Publications

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Pakhotin P (2006) VIP receptors control excitability of suprachiasmatic nuclei neurones. in Pflugers Archiv : European journal of physiology

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Sheward WJ (2007) Entrainment to feeding but not to light: circadian phenotype of VPAC2 receptor-null mice. in The Journal of neuroscience : the official journal of the Society for Neuroscience

 
Description BHF Project Grant
Amount £140,668 (GBP)
Organisation British Heart Foundation (BHF) 
Sector Charity/Non Profit
Country United Kingdom
Start 10/2009 
End 09/2011
 
Description Collaboration with MRC Laboratory of Molecular Biology 
Organisation Medical Research Council (MRC)
Department MRC Laboratory of Molecular Biology (LMB)
Country United Kingdom 
Sector Academic/University 
PI Contribution Supplied materials, suggested experiments, contributed to manuscripts and response to referees
Collaborator Contribution Suggested experiments, contributed to manuscripts and response to referees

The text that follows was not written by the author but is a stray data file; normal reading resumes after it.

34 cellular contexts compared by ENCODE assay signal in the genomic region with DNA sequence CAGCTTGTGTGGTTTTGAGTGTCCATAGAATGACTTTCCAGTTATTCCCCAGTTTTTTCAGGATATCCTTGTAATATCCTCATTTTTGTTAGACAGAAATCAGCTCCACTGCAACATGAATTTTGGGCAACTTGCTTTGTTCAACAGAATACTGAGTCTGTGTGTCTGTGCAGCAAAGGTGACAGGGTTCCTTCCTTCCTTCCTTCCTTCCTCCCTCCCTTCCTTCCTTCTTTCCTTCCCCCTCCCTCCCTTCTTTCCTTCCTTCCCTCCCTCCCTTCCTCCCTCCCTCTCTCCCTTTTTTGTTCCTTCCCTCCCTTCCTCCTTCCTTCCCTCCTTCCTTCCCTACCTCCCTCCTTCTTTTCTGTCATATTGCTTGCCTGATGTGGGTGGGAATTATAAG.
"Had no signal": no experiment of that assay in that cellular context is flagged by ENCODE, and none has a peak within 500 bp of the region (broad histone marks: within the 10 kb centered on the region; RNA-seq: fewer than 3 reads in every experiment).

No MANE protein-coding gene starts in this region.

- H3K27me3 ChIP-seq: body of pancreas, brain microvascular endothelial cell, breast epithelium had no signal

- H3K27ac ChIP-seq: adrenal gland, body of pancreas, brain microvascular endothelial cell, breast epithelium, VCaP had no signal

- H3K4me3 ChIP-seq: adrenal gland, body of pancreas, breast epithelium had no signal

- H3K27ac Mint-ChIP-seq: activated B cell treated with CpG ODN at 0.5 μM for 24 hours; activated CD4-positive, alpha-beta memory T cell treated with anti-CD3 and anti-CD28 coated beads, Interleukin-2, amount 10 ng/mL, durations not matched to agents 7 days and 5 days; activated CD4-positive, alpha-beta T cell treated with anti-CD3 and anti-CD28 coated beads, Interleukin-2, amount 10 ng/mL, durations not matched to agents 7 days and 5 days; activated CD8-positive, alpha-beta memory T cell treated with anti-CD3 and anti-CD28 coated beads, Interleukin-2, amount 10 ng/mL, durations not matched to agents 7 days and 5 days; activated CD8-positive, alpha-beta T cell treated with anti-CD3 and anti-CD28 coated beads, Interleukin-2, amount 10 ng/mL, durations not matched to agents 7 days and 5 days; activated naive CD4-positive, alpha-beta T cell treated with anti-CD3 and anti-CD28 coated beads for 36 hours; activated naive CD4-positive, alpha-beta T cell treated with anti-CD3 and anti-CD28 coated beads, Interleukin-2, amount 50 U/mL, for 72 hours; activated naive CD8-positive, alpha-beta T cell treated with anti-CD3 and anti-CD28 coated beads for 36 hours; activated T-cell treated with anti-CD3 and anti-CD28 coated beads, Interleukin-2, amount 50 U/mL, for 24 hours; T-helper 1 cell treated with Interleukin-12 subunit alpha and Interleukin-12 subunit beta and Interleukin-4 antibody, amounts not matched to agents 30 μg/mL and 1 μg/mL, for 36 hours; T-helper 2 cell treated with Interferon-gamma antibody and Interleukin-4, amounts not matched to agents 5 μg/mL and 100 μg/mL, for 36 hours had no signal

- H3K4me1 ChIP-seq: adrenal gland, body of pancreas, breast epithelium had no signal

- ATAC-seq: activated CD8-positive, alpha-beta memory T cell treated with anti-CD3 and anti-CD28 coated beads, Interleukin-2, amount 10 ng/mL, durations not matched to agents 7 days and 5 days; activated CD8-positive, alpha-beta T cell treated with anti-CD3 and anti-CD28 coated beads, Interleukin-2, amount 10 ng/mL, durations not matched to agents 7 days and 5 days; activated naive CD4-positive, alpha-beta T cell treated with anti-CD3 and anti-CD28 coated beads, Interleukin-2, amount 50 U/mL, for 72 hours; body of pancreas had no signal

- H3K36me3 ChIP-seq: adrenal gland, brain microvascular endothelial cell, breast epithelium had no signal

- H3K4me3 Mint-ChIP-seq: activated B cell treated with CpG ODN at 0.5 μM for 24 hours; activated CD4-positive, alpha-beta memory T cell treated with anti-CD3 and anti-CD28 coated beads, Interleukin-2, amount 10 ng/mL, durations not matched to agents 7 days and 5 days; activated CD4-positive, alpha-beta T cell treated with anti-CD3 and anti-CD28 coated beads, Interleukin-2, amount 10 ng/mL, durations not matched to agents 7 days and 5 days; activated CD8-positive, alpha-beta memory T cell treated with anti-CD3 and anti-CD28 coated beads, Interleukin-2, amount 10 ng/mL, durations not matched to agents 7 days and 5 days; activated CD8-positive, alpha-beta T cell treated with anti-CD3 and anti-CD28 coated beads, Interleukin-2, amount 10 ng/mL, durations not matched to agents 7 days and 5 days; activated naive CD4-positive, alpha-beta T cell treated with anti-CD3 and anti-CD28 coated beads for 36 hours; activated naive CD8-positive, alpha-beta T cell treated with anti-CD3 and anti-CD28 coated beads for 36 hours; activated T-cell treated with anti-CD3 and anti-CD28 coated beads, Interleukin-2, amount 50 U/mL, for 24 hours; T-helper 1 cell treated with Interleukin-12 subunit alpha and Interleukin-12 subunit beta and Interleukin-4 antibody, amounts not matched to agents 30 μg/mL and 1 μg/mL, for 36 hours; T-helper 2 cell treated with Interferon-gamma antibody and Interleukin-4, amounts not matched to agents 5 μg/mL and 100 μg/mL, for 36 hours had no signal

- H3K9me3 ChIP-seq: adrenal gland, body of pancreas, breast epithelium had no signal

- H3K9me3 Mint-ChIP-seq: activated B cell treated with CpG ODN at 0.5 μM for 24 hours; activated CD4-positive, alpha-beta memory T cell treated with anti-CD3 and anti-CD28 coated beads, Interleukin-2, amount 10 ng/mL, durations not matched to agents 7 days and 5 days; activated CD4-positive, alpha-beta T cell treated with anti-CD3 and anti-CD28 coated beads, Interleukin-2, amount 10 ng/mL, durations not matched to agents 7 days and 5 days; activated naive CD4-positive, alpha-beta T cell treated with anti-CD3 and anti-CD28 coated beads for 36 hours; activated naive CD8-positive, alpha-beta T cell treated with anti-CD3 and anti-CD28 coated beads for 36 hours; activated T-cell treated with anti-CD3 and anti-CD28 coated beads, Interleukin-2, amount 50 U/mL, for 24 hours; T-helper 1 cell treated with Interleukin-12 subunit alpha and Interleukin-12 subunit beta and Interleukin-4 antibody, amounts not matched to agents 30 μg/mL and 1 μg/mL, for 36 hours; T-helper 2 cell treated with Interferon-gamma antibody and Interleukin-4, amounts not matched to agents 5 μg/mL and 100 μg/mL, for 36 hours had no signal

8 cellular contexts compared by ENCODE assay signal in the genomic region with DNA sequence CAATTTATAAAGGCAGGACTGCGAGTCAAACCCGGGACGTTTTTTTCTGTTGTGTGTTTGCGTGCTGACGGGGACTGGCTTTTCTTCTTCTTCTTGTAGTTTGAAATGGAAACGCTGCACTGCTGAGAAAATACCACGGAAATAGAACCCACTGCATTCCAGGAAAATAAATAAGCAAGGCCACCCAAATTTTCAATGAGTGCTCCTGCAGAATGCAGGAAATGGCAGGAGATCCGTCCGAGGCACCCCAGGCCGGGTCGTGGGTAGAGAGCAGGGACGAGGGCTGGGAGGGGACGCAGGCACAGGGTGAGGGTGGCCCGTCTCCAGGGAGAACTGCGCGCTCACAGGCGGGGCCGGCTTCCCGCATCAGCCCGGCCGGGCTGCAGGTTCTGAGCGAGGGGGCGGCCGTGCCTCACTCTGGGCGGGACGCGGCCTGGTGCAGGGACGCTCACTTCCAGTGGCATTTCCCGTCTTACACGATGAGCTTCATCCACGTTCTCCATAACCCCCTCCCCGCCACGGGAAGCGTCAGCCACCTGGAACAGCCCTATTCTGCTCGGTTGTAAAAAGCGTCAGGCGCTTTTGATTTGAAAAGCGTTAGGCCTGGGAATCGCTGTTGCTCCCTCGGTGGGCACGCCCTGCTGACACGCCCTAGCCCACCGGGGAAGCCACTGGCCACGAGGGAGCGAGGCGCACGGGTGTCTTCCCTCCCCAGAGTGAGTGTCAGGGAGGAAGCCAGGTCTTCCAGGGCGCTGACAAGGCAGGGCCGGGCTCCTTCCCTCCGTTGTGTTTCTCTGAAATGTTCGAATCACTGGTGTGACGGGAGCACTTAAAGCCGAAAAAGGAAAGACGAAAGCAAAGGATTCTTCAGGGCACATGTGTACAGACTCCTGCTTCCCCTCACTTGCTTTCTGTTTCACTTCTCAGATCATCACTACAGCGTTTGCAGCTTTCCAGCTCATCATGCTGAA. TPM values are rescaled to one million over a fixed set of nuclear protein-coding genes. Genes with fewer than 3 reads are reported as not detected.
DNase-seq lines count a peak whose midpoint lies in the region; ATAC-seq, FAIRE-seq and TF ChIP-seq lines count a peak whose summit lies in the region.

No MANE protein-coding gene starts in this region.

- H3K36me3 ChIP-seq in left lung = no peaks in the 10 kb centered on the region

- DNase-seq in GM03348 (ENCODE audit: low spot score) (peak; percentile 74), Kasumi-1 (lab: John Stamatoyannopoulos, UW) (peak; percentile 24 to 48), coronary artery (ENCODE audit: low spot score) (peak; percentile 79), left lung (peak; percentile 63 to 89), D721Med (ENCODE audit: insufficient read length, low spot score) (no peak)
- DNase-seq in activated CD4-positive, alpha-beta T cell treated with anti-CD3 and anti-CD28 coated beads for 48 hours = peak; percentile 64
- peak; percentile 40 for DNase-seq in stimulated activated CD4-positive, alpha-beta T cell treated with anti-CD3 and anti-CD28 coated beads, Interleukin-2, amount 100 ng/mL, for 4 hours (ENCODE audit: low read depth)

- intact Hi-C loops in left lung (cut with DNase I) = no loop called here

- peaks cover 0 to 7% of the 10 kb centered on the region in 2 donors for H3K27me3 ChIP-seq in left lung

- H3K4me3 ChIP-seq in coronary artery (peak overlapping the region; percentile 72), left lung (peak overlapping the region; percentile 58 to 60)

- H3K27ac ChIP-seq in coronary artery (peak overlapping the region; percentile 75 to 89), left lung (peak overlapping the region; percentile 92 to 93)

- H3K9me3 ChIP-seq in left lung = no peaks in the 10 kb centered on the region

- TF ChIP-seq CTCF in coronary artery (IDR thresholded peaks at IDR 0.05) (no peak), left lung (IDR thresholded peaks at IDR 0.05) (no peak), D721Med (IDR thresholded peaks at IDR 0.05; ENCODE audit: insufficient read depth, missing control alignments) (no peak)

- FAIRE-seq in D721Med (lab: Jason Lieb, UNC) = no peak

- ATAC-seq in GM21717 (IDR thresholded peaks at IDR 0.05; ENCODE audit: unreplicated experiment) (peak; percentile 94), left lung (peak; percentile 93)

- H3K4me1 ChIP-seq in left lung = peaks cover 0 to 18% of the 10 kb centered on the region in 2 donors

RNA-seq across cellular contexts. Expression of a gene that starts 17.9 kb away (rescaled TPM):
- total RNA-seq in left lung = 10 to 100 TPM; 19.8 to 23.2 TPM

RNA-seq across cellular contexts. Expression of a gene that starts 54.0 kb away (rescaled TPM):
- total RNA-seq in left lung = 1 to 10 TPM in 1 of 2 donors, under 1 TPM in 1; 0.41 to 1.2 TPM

Impact PMID: 16546085 PMID: 17442819
 
Description Collaboration with University of Aberdeen 
Organisation University of Aberdeen
Department Institute of Medical Sciences
Country United Kingdom 
Sector Academic/University 
PI Contribution Contributed materials, suggestions of experiments and contributed to a manuscript
Collaborator Contribution Contributed ideas for future research
Impact PMID: 16823490
 
Description Collaboration with University of Manchester 
Organisation University of Manchester
Department Faculty of Life Sciences
Country United Kingdom 
Sector Academic/University 
PI Contribution Contributed materials, suggested experiments, contributed to manuscript
Collaborator Contribution Contributed ideas and concepts for future research through collaborative work
Impact PMID: 16283205
 
Description Collaboration with University of Southampton 
Organisation University of Southampton
Department Faculty of Medicine
Country United Kingdom 
Sector Academic/University 
PI Contribution Conctibuted materials, suggested and performed experiments, contributed to a manuscript
Collaborator Contribution Collaborative work that may lead to future joint applications for funding
Impact PMID: 19650041
Start Year 2008
 
Description Schools Lecture 
Form Of Engagement Activity A talk or presentation
Part Of Official Scheme? No
Primary Audience Schools
Results and Impact Lecture on "biological clocks" (including a description of our work) at Edinburgh Academy as part of their James Clerk Maxwell Science Lecture series

N/A
Year(s) Of Engagement Activity 2007